>>> Does the SIE complain if you specify a control
>>> domain that the host does not have access to (I'd guess so)?
>> The SIE does not complain if you specify a domain to which the host - or a
>> lower level guest - does not have access. The firmware performs a logical
>> AND of the guest's and hosts's - or lower level guest's - APMs, AQMs and
>> ADMs
>> to create effective masks EAPM, EAQM and EADM. Only devices corresponding to
>> the bits set in the EAPM, EAQM and EADM will be accessible by the guest.
> OK, so the guest effectively won't see the domain. That makes sense.

It is one of the positive aspects of the architecture.

>
>>>   
>>>> +
>>>> +The APQNs can provide secure key functionality - i.e., a private key is stored
>>>> +on the adapter card for each of its domains - so each APQN must be assigned to
>>>> +at most one guest or to the linux host.
>>>> +
>>>> +   Example 1: Valid configuration:
>>>> +   ------------------------------
>>>> +   Guest1: adapters 1,2  domains 5,6
>>>> +   Guest2: adapter  1,2  domain 7
>>>> +
>>>> +   This is valid because both guests have a unique set of APQNs: Guest1 has
>>>> +   APQNs (1,5), (1,6), (2,5) and (2,6); Guest2 has APQNs (1,7) and (2,7).
>>>> +
>>>> +   Example 2: Invalid configuration:
>>>> +   Guest1: adapters 1,2  domains 5,6
>>>> +   Guest2: adapter  1    domains 6,7
>>>> +
>>>> +   This is an invalid configuration because both guests have access to
>>>> +   APQN (1,6).
>>> So, the adapters or the domains can overlap , but the cross product
>>> mustn't? If I had
>>>
>>> Guest1: adapters 1,2 domains 5,6
>>> Guest2: adapters 3,4 domains 5,6
>>>
>>> would that be fine?
>> Yes, that would be fine because Guest1 would have access to APQNs
>> (1,5), (1,6), (2,5) and (2,6) while Guest2 would have access to
>> (3,5), (3,6), (4,5) AND (4,6), but neither would have access to
>> the same APQN.
> Might be a good idea to add this as an additional example.

Will do

>
>>> Is there any rule about shared control domains?
>> AFAIK there isn't, but I will consult with Reinhard about that.
>>
>>> (...)
>>>   
>>>> +Limitations
>>>> +===========
>>>> +* The KVM/kernel interfaces do not provide a way to prevent unbinding an AP
>>>> +  queue that is still assigned to a mediated device. Even if the device
>>>> +  'remove' callback returns an error, the device core detaches the AP
>>>> +  queue from the VFIO AP driver. It is therefore incumbent upon the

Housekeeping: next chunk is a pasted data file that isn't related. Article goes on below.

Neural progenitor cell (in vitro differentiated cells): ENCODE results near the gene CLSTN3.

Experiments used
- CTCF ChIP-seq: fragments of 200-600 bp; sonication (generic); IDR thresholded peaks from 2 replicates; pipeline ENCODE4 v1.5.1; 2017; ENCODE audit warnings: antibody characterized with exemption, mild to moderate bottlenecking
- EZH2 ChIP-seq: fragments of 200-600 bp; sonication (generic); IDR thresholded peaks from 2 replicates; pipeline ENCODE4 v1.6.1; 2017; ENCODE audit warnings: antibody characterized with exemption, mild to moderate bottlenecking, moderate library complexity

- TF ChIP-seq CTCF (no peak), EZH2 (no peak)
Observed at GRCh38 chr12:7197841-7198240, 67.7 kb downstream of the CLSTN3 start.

>>>> +  administrator to make sure there is no mediated device to which the
>>>> +  APQN - for the AP queue being unbound - is assigned.
>>>> +
>>>> +* Hot plug/unplug of AP devices is not supported for guests.
>>> Not sure what that sentence means. Adding/removing devices by the
>>> hypervisor is not supported? Or some guest actions, respectively
>>> injecting notifications that would trigger some actions on the real
>>> hardware?
>> No means is provided to modify a guest's AP matrix - i.e., APM, AQM
>> and ADM - while a guest is running. Once a guest is running, its AP
>> configuration can not be changed dynamically.
>>
>>> Do you want to add (some of) this in the future?
>> Yes, we plan to introduce dynamic configurations in future releases.
> What about the following sentence:
>
> "Dynamically modifying the AP matrix for a running guest (which would
> amount to hot(un)plug of AP devices for the guest) is currently not
> supported."

Sounds fine to me.

>
>>>   
>>>> +
>>>> +* Live guest migration is not supported for guests using AP devices.
>>> Migration and vfio is an interesting area in general :) Would be great
>>> if vfio-ap could benefit from any generic efforts in that area, but
>>> that probably requires that someone with access to documentation and
>>> hardware keeps an eye on developments.
>> I have briefly looked at some of the articles talking about live migration
>> of passthrough devices, but nothing seemed applicable to AP architecture.
> Most of the approaches to live migration of vfio devices are focused on
> pci devices; even ccw devices have different needs. Any halfway generic
> approach would need a common part and a backend-specific part anyway, I
> think.

Yes, that would seem to be the case.

>
>>   From my limited perspective, it would seem that architectural changes
>> would have to be implemented to fully support live migration of in-process
>> AP queues.
>  From what I have seen of the AP virtualization architecture, this may
> very well be the case. I'll keep AP in the back of my head, but it's
> probably better to focus on the easier targets first.

That has been our goal from the start.

>